Microsoft Phone Data Manager

Martin Brinkmann
Sep 12, 2008
Updated • Aug 20, 2013
Microsoft
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Microsoft published a beta of the company's newest product Microsoft Phone Data Manager which is tool to synchronize and backup data from supported mobile phones. The contacts data can be synchronized with Windows Live Contacts while the media, the music, videos and pictures, can be saved to a local folder.

Microsoft Phone Data Manager is not a full blown backup solution like the software that comes from the mobile phone company directly which can backup data like sms, games or protocols. It is a beta product on the other hand that could see those features implemented in later versions.

The major advantage of using the Phone Data Manager is that it works with phones from different mobile phone manufacturers. That is handy for a family that possesses different phones but only one computer and basically everyone else who is using phones from different cell phone manufacturers.

The list of working mobiles include phones from Motorola, Nokia, Samsung and Sony Ericsson. About 30 mobiles in total are listed on that page that have been tested and are working with the Microsoft Phone Data Manager but there are also a few that are not working. Most cell phone owners will probably have to try and find it out for themselves if their mobile phone is not listed on that page.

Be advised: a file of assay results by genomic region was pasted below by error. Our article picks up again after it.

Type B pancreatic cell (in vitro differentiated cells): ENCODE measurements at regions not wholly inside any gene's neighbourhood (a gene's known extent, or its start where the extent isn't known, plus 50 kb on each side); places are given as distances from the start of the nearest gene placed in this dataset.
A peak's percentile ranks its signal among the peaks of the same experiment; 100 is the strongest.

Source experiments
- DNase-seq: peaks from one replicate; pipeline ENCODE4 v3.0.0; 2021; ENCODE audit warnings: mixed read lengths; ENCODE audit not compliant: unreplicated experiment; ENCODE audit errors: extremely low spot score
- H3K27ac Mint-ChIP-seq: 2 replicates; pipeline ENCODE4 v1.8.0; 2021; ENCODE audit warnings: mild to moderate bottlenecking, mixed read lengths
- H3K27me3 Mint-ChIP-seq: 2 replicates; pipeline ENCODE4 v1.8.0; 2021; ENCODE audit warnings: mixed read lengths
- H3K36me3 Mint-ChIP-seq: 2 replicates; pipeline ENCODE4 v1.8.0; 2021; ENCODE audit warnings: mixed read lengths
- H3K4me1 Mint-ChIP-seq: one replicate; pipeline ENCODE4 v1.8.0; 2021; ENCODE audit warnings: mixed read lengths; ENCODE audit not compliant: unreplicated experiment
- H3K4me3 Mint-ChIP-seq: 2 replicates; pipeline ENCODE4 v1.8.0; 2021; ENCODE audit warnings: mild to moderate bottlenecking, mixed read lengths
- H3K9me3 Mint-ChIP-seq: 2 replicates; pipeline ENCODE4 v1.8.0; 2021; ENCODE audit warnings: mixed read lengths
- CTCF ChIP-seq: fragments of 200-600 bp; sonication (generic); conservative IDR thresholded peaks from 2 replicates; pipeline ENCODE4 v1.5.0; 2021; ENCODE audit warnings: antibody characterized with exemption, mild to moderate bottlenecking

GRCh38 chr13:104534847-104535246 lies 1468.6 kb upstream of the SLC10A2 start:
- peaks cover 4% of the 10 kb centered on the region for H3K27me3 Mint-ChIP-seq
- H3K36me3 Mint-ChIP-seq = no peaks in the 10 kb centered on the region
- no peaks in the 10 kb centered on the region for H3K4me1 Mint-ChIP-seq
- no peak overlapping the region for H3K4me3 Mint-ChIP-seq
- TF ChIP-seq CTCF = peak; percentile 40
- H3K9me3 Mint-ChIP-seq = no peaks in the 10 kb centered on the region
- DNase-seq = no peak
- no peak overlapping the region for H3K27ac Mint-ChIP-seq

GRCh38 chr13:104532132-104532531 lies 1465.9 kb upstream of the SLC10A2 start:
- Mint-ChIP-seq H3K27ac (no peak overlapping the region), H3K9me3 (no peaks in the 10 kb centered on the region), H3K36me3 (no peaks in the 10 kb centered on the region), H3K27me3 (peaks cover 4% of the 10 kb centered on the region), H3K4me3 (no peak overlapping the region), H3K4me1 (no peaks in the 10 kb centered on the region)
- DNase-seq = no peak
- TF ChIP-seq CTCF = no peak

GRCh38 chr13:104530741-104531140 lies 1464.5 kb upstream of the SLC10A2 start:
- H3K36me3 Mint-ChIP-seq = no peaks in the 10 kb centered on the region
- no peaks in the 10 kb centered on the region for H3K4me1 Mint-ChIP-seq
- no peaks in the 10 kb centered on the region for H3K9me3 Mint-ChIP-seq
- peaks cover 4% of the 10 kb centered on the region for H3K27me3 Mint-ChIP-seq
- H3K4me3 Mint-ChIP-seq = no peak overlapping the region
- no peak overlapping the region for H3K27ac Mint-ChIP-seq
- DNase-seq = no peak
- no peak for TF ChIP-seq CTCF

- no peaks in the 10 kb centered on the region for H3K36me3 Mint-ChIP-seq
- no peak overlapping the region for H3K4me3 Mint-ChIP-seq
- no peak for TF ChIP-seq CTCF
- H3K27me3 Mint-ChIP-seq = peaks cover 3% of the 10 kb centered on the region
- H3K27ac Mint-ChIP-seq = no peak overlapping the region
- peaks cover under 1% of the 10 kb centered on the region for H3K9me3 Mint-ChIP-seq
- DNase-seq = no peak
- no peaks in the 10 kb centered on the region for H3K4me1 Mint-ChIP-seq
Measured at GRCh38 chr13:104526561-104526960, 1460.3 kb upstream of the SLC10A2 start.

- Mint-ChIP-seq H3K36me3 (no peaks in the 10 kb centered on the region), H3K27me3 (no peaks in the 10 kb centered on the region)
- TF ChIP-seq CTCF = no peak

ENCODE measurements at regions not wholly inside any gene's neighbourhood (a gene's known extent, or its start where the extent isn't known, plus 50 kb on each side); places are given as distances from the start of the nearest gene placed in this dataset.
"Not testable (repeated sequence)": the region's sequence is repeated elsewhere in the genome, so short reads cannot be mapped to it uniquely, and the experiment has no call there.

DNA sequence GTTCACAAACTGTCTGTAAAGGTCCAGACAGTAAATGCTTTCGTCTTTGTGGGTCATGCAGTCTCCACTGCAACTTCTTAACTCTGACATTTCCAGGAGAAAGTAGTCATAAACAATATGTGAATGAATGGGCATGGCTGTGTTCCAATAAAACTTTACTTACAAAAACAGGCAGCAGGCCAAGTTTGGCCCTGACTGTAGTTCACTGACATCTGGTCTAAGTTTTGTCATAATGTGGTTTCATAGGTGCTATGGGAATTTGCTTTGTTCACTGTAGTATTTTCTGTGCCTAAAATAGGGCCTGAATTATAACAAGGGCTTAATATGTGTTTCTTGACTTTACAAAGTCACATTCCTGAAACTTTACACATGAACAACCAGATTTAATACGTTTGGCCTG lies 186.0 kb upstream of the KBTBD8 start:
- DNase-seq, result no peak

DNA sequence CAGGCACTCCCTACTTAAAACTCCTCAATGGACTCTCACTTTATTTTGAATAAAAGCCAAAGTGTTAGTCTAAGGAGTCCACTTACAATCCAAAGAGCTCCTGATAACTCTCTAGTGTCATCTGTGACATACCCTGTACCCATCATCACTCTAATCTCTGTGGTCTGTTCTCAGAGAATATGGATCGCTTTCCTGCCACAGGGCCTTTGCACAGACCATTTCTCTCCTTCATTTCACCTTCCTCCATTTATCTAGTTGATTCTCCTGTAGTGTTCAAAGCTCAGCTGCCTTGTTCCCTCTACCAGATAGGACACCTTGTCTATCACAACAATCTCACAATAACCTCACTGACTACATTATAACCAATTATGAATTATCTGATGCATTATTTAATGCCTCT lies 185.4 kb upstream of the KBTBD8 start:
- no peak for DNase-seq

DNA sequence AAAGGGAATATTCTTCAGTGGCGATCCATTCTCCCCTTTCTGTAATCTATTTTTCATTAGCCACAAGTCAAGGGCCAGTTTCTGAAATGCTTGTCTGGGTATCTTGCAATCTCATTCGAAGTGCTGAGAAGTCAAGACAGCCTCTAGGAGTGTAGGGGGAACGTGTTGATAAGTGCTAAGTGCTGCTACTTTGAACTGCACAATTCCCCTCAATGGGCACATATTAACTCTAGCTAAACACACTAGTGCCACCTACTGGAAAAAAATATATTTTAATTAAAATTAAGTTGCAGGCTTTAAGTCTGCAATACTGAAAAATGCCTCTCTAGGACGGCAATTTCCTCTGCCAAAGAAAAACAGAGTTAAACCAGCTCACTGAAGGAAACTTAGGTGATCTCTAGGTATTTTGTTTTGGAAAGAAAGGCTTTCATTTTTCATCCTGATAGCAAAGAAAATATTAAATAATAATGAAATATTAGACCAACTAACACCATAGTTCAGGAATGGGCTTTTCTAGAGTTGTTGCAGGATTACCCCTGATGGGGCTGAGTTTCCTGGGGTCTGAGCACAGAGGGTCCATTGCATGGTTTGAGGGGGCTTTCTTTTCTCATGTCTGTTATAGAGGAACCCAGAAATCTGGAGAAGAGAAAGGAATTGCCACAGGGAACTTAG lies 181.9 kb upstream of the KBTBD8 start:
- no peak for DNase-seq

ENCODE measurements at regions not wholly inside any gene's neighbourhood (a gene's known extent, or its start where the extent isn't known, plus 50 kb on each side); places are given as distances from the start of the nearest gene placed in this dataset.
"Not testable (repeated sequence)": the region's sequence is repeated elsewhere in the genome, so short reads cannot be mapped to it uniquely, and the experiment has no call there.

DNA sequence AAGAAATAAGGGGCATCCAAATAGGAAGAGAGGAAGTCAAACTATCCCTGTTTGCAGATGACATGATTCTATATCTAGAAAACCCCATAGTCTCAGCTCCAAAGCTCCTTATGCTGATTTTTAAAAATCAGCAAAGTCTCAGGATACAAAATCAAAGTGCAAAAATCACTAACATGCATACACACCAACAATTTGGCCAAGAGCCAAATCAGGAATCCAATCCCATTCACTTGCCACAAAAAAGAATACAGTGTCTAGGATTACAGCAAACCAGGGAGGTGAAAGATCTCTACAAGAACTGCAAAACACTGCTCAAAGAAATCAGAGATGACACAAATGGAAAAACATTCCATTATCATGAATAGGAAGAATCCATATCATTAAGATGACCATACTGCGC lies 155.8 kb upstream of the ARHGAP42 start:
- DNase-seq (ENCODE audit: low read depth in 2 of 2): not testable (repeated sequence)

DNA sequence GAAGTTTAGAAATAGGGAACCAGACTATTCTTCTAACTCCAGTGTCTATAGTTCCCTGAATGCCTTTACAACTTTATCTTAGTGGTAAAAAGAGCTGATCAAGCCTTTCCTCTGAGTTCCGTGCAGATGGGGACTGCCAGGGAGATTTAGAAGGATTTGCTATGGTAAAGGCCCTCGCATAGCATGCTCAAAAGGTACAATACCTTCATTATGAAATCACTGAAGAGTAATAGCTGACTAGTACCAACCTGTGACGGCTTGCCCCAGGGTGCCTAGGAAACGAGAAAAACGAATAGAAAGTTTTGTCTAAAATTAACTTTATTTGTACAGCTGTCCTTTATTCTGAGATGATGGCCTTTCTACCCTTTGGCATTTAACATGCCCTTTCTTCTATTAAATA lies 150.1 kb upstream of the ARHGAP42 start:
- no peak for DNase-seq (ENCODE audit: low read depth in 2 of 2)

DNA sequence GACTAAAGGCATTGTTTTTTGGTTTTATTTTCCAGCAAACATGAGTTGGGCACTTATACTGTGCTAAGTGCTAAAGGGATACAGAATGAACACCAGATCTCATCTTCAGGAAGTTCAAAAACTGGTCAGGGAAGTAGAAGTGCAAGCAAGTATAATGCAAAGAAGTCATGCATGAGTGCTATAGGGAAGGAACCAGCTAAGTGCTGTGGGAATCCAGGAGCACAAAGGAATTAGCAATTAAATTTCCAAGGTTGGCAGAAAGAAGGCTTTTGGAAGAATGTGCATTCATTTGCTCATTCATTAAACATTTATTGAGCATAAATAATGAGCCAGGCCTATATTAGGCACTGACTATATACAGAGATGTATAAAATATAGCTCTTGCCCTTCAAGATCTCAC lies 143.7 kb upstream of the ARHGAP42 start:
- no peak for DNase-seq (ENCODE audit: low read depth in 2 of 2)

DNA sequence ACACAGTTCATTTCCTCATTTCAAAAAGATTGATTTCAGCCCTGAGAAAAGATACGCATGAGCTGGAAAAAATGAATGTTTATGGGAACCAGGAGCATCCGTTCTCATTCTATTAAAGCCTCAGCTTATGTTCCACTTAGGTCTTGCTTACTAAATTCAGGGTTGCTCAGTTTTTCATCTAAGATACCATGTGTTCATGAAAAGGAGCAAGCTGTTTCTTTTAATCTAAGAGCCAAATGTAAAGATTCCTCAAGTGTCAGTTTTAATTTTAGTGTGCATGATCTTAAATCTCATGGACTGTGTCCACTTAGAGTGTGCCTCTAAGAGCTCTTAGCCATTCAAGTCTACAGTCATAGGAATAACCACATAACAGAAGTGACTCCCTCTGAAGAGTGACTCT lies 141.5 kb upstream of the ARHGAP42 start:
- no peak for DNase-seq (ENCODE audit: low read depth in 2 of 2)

Microsoft has posted a user guide on their website that walks the user through the process of installing and working with the Phone Data Manager.

It supports and can identify Bluetooth and usb cable connections. While it lacks on features it could be a viable alternative for users with multiple phones from different manufacturers.

Update: Microsoft Phone Data Manager is no longer available for download. It is not clear if the project was canned by Microsoft, or if it has made its way into other Microsoft products to support the company's own Windows Phone operating system.

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Comments

  1. Some Dude said on March 19, 2023 at 11:42 am
    Reply

    Are these articles AI generated?

    Now the duplicates are more obvious.

    1. boris said on March 19, 2023 at 11:48 pm
      Reply

      This is below AI generated crap. It is copy of Microsoft Help website article without any relevant supporting text. Anyway you can find this information on many pages.

  2. Paul(us) said on March 20, 2023 at 1:32 am
    Reply

    Yes, but why post the exact same article under a different title twice on the same day (19 march 2023), by two different writers?
    1.) Excel Keyboard Shortcuts by Trevor Monteiro.
    2.) 70+ Excel Keyboard Shortcuts for Windows by Priyanka Monteiro

    Why oh why?

    1. Clairvaux said on September 6, 2023 at 11:30 am
      Reply

      Yeah. Tell me more about “Priyanka Monteiro”. I’m dying to know. Indian-Portuguese bot ?

  3. John G. said on August 18, 2023 at 4:36 pm
    Reply

    Probably they will announce that the taskbar will be placed at top, right or left, at your will.

    Special event by they is a special crap for us.

  4. yanta said on August 18, 2023 at 11:59 pm
    Reply

    If it’s Microsoft, don’t buy it.
    Better brands at better prices elsewhere.